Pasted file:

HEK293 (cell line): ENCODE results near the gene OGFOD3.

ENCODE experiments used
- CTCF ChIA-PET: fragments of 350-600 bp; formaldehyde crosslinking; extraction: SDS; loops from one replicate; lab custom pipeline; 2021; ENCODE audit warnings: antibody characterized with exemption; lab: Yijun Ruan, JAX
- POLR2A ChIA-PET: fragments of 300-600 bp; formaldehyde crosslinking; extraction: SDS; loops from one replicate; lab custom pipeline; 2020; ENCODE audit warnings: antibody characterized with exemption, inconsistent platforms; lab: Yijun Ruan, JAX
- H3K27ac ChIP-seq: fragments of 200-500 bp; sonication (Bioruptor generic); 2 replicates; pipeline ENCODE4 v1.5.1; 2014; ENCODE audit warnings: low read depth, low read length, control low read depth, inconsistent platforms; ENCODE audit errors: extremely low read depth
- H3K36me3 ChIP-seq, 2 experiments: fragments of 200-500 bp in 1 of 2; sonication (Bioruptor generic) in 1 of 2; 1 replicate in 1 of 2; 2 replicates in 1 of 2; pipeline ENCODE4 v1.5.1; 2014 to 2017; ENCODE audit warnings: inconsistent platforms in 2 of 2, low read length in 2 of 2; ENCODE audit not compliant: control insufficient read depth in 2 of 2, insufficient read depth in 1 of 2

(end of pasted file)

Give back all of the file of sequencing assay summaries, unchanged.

HEK293 (cell line): ENCODE results near the gene OGFOD3.

ENCODE experiments used
- CTCF ChIA-PET: fragments of 350-600 bp; formaldehyde crosslinking; extraction: SDS; loops from one replicate; lab custom pipeline; 2021; ENCODE audit warnings: antibody characterized with exemption; lab: Yijun Ruan, JAX
- POLR2A ChIA-PET: fragments of 300-600 bp; formaldehyde crosslinking; extraction: SDS; loops from one replicate; lab custom pipeline; 2020; ENCODE audit warnings: antibody characterized with exemption, inconsistent platforms; lab: Yijun Ruan, JAX
- H3K27ac ChIP-seq: fragments of 200-500 bp; sonication (Bioruptor generic); 2 replicates; pipeline ENCODE4 v1.5.1; 2014; ENCODE audit warnings: low read depth, low read length, control low read depth, inconsistent platforms; ENCODE audit errors: extremely low read depth
- H3K36me3 ChIP-seq, 2 experiments: fragments of 200-500 bp in 1 of 2; sonication (Bioruptor generic) in 1 of 2; 1 replicate in 1 of 2; 2 replicates in 1 of 2; pipeline ENCODE4 v1.5.1; 2014 to 2017; ENCODE audit warnings: inconsistent platforms in 2 of 2, low read length in 2 of 2; ENCODE audit not compliant: control insufficient read depth in 2 of 2, insufficient read depth in 1 of 2